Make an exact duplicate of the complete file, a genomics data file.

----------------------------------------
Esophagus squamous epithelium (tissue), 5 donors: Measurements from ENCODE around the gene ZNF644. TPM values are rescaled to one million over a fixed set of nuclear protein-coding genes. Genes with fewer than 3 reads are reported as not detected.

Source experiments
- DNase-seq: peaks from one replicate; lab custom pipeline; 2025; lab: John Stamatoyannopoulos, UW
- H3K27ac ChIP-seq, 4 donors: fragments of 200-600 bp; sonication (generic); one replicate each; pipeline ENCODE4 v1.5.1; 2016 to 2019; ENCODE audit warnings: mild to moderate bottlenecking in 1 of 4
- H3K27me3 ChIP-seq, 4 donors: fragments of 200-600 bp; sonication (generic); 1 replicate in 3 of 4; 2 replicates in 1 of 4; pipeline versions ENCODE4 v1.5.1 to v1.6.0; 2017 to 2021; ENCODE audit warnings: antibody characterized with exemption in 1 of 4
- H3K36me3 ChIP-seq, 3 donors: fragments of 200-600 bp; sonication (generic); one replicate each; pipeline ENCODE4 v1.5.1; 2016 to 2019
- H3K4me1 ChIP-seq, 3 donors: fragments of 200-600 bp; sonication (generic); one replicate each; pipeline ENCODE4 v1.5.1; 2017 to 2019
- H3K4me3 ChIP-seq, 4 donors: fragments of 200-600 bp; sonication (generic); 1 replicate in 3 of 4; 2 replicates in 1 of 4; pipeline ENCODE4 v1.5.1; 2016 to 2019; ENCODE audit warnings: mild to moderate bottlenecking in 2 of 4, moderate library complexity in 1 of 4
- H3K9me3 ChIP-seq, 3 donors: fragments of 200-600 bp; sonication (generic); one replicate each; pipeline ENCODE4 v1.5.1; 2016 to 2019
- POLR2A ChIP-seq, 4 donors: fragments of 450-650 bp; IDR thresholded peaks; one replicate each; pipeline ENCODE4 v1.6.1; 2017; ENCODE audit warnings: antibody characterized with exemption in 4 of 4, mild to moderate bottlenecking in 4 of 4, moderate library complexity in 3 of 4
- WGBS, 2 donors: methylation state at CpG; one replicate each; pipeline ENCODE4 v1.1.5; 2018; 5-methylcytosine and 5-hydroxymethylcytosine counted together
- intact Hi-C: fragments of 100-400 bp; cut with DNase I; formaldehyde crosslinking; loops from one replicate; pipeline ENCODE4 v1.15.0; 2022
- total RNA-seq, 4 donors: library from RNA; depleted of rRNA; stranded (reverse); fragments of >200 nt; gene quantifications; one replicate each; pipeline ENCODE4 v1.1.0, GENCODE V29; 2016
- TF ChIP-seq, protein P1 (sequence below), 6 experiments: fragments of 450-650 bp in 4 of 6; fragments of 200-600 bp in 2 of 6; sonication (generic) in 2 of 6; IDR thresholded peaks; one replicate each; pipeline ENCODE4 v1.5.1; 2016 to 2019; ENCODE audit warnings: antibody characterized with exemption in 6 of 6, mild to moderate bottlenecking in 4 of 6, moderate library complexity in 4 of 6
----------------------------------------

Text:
Esophagus squamous epithelium (tissue), 5 donors: Measurements from ENCODE around the gene ZNF644. TPM values are rescaled to one million over a fixed set of nuclear protein-coding genes. Genes with fewer than 3 reads are reported as not detected.

Source experiments
- DNase-seq: peaks from one replicate; lab custom pipeline; 2025; lab: John Stamatoyannopoulos, UW
- H3K27ac ChIP-seq, 4 donors: fragments of 200-600 bp; sonication (generic); one replicate each; pipeline ENCODE4 v1.5.1; 2016 to 2019; ENCODE audit warnings: mild to moderate bottlenecking in 1 of 4
- H3K27me3 ChIP-seq, 4 donors: fragments of 200-600 bp; sonication (generic); 1 replicate in 3 of 4; 2 replicates in 1 of 4; pipeline versions ENCODE4 v1.5.1 to v1.6.0; 2017 to 2021; ENCODE audit warnings: antibody characterized with exemption in 1 of 4
- H3K36me3 ChIP-seq, 3 donors: fragments of 200-600 bp; sonication (generic); one replicate each; pipeline ENCODE4 v1.5.1; 2016 to 2019
- H3K4me1 ChIP-seq, 3 donors: fragments of 200-600 bp; sonication (generic); one replicate each; pipeline ENCODE4 v1.5.1; 2017 to 2019
- H3K4me3 ChIP-seq, 4 donors: fragments of 200-600 bp; sonication (generic); 1 replicate in 3 of 4; 2 replicates in 1 of 4; pipeline ENCODE4 v1.5.1; 2016 to 2019; ENCODE audit warnings: mild to moderate bottlenecking in 2 of 4, moderate library complexity in 1 of 4
- H3K9me3 ChIP-seq, 3 donors: fragments of 200-600 bp; sonication (generic); one replicate each; pipeline ENCODE4 v1.5.1; 2016 to 2019
- POLR2A ChIP-seq, 4 donors: fragments of 450-650 bp; IDR thresholded peaks; one replicate each; pipeline ENCODE4 v1.6.1; 2017; ENCODE audit warnings: antibody characterized with exemption in 4 of 4, mild to moderate bottlenecking in 4 of 4, moderate library complexity in 3 of 4
- WGBS, 2 donors: methylation state at CpG; one replicate each; pipeline ENCODE4 v1.1.5; 2018; 5-methylcytosine and 5-hydroxymethylcytosine counted together
- intact Hi-C: fragments of 100-400 bp; cut with DNase I; formaldehyde crosslinking; loops from one replicate; pipeline ENCODE4 v1.15.0; 2022
- total RNA-seq, 4 donors: library from RNA; depleted of rRNA; stranded (reverse); fragments of >200 nt; gene quantifications; one replicate each; pipeline ENCODE4 v1.1.0, GENCODE V29; 2016
- TF ChIP-seq, protein P1 (sequence below), 6 experiments: fragments of 450-650 bp in 4 of 6; fragments of 200-600 bp in 2 of 6; sonication (generic) in 2 of 6; IDR thresholded peaks; one replicate each; pipeline ENCODE4 v1.5.1; 2016 to 2019; ENCODE audit warnings: antibody characterized with exemption in 6 of 6, mild to moderate bottlenecking in 4 of 6, moderate library complexity in 4 of 6